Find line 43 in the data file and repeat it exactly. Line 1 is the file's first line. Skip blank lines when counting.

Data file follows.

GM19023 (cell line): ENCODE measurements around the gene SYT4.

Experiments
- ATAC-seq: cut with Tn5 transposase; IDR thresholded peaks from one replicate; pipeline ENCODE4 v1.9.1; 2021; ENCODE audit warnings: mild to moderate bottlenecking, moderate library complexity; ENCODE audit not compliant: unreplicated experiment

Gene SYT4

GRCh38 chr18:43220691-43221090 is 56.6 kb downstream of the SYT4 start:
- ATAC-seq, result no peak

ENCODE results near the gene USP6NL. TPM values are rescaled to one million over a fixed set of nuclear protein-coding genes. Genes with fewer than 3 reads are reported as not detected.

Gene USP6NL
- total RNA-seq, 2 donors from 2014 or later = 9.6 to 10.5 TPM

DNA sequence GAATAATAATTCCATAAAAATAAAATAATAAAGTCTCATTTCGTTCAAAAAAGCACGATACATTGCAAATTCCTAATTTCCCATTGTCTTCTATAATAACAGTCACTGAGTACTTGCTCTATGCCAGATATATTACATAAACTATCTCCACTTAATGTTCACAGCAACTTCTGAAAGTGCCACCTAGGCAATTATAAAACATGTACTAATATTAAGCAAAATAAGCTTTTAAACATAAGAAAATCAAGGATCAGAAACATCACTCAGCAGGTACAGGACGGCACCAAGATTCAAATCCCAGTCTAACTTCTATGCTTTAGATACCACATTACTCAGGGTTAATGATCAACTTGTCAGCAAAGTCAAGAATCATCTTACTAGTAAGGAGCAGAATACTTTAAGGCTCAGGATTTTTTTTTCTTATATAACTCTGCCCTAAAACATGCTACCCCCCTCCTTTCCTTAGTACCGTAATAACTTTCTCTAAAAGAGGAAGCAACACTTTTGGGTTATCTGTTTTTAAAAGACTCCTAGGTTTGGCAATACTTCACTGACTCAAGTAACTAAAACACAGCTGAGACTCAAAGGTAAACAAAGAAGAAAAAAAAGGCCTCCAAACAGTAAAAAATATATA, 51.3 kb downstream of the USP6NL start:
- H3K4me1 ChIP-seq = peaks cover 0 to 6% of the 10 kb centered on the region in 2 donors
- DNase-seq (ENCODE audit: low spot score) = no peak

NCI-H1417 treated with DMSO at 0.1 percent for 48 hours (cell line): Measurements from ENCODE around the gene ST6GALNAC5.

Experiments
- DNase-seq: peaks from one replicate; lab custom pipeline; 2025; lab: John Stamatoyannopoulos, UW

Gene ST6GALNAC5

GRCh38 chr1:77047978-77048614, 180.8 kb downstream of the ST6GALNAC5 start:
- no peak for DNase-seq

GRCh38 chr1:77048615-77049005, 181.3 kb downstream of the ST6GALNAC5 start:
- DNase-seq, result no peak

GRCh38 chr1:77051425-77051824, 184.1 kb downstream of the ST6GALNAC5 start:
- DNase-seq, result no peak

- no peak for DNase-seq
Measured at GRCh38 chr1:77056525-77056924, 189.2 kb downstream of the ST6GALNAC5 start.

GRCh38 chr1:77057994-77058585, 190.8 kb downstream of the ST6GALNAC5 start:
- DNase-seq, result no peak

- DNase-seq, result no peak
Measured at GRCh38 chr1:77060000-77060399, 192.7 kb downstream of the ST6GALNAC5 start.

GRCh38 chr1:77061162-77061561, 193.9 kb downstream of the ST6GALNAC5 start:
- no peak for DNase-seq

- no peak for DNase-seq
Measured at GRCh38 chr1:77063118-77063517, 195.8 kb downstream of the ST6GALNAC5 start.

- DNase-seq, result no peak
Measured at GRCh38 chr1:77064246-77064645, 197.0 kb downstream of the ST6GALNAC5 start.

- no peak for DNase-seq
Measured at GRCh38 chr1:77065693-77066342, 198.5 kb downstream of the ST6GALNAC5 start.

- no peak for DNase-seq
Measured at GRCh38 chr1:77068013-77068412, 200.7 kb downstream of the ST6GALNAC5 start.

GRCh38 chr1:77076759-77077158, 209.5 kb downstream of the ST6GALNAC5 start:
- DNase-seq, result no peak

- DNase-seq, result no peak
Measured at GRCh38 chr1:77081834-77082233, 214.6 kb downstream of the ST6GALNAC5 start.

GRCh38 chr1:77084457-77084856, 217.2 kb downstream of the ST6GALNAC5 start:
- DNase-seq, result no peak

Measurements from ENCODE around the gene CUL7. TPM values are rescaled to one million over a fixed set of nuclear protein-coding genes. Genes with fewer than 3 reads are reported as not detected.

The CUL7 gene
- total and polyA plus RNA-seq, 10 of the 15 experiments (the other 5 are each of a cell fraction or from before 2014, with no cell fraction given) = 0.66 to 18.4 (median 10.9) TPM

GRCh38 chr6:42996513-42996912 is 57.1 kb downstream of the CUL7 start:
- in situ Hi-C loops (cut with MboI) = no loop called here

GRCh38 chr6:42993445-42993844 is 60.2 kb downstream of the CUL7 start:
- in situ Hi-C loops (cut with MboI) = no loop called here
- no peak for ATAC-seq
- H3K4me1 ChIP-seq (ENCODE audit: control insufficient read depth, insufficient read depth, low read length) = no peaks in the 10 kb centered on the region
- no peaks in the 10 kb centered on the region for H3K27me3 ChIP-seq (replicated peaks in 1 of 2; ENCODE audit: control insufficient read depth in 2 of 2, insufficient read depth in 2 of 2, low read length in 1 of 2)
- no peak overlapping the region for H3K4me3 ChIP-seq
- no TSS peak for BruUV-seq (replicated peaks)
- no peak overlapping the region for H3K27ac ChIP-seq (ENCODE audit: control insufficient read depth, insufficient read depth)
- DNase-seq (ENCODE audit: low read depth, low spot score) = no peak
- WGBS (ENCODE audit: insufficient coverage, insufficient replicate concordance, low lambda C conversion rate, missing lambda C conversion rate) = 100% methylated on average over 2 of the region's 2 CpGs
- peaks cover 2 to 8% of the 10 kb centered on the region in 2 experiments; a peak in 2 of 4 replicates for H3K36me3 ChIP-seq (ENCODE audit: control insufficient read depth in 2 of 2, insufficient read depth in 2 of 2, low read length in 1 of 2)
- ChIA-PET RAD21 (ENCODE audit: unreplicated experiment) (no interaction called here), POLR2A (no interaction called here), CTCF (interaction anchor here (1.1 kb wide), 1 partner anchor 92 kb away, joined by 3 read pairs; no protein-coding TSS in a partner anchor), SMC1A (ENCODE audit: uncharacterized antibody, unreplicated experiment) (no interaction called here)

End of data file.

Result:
GRCh38 chr1:77084457-77084856, 217.2 kb downstream of the ST6GALNAC5 start: